Every year King Arthur’s knights held a grand tournament among themselves, and contended in friendly combat for a prize. This prize was a diamond.
Once, in the early days of his kingship, Arthur was walking on a craggy hill, when he came upon the skeleton of a man who had once been a ruler. The skull still wore a gold crown set with nine large diamonds. King Arthur took the crown and had the diamonds unset. Each year at the friendly tournament he gave one of these diamonds as a prize.
There had been eight tournaments, and at each Sir Lancelot had won the diamond. The jewel that was to be given as a prize at the ninth tournament was the largest and most beautiful of all. Everyone, of course, expected that Sir Lancelot would win it, but only a few days before the contest he announced to the king that he would not compete.
Then the queen was vexed, for she loved Sir Lancelot more than all the other knights, and it gave her great joy to see him always successful in the tournaments. Therefore she urged him to change his decision.
“My queen,” he said, “I told the king I would not fight.”
The Queen replied:
“My advice is that you go in disguise. The knights who contest with you do so but half-heartedly, for they know your great fame and feel sure of failure. If they did not know who you were, they would fight better and win more glory for themselves. Then fight as a stranger knight, and afterwards explain to the king.”
Sir Lancelot took her advice. He rode away over the woods and hills till he came to the castle of Astolat, where he decided to stop and ask for a disguise. He knocked on the gate, which was opened by an old dumb servant, and entered the courtyard. The lord of Astolat came to meet him with his two sons, Sir Torre and Sir Lavaine, and his beautiful daughter Elaine. The lord of the castle said:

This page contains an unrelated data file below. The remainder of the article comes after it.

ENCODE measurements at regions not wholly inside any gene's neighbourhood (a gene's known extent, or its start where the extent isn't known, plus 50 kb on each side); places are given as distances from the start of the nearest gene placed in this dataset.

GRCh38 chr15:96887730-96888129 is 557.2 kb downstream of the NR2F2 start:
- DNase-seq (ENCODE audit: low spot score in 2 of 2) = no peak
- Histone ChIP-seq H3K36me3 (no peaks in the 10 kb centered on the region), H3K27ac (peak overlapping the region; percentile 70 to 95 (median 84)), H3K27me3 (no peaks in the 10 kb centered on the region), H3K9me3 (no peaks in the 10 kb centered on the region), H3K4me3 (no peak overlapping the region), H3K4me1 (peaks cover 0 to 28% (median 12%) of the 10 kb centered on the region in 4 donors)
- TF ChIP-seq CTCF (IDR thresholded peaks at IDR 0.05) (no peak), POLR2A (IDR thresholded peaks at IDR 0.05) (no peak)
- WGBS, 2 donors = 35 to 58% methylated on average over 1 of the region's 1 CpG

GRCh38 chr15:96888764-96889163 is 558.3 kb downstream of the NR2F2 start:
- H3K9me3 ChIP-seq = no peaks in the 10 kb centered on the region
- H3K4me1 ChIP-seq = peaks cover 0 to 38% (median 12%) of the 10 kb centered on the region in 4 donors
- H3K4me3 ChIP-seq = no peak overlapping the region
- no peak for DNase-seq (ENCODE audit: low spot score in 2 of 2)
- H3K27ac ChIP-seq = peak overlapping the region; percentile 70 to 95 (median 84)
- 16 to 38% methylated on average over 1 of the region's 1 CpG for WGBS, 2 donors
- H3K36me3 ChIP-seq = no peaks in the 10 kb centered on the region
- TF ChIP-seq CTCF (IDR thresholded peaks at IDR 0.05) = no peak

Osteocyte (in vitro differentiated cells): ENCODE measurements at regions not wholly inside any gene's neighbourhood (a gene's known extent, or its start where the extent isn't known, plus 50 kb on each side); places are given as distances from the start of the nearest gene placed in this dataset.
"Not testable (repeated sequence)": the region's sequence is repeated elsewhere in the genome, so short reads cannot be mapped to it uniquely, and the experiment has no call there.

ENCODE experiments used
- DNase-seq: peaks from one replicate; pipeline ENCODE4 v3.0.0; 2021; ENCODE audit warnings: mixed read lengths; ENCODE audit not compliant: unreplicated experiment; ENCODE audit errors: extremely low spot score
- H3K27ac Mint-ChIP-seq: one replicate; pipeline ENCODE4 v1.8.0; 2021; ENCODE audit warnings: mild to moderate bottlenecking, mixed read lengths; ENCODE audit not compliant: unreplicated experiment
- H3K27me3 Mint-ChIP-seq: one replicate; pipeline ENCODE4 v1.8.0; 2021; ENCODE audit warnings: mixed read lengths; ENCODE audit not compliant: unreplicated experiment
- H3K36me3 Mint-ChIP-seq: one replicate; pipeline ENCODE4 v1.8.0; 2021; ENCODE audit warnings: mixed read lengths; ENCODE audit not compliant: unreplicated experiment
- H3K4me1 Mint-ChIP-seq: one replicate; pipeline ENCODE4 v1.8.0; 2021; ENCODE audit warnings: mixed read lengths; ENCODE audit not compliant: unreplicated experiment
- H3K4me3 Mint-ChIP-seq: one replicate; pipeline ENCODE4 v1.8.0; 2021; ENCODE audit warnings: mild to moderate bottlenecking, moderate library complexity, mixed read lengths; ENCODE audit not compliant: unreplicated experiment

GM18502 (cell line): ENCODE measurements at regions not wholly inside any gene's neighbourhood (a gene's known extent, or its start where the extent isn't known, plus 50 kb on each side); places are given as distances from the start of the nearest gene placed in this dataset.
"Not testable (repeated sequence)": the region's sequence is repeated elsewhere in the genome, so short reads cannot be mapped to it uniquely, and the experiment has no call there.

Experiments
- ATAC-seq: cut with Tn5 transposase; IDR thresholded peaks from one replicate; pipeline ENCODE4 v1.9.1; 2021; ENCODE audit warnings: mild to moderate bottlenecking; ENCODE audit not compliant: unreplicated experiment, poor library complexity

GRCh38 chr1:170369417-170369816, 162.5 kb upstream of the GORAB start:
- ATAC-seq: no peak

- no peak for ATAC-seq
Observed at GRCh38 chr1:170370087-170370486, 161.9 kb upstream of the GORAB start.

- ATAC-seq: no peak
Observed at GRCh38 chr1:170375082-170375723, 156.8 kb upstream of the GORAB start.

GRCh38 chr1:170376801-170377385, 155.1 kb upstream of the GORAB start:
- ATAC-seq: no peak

“Fair sir, whoever you are, you are welcome. You seem to me much like a Knight of the Round Table.”
“That I am,” said Sir Lancelot. “Hereafter I will tell you my name; at present I wish to remain unknown. I must enter the coming tournament as an unknown knight, and I should like to leave with you my great shield, for it is as well known in Camelot as I. Will you keep it and lend me another one?”
Then answered the Lord of Astolat:
“You may take the shield of my son Torre. He was hurt in his first tournament, and has not been able to fight since. My son Lavaine will gladly go with you to the tournament. Perhaps,” added the lord, laughing, “he can win the diamond, and put it in his sister Elaine’s hair.”
“Nay, father, do not make me ashamed before this noble knight,” said the young Lavaine. “I know I can never win the diamond for Elaine, but I can at least do my best to fight.”
“Gladly will I take you for a companion,” said Sir Lancelot, “and if you can, win the diamond for this fair maiden.”
“Such a diamond,” said Sir Torre, “is fit for a queen, and not for a simple girl.”
Sir Lancelot smiled to himself. He was sure that he should win the diamond. Then he meant to give it with the eight others to Queen Guinevere. He spoke kindly, however, to the beautiful Elaine.
“In truth, this fair maiden is fit to be a queen.”
Then Elaine lifted her eyes and looked at hem. He was twice as old as she was. His face was cut and scarred with wounds which he had received in battle, but as she looked at him, she loved him, and felt that she would continue to love him till the day of her death.
They went into the great hall where a supper was laid. Sir Lancelot talked of King Arthur and his goodness and all his glorious deeds. Elaine thought that even Arthur could not be so brave as this wonderful lord. All night long she dreamed of him. In the morning she rose early and went down in the courtyard where Sir Lancelot and Sir Lavaine were mounting their horses.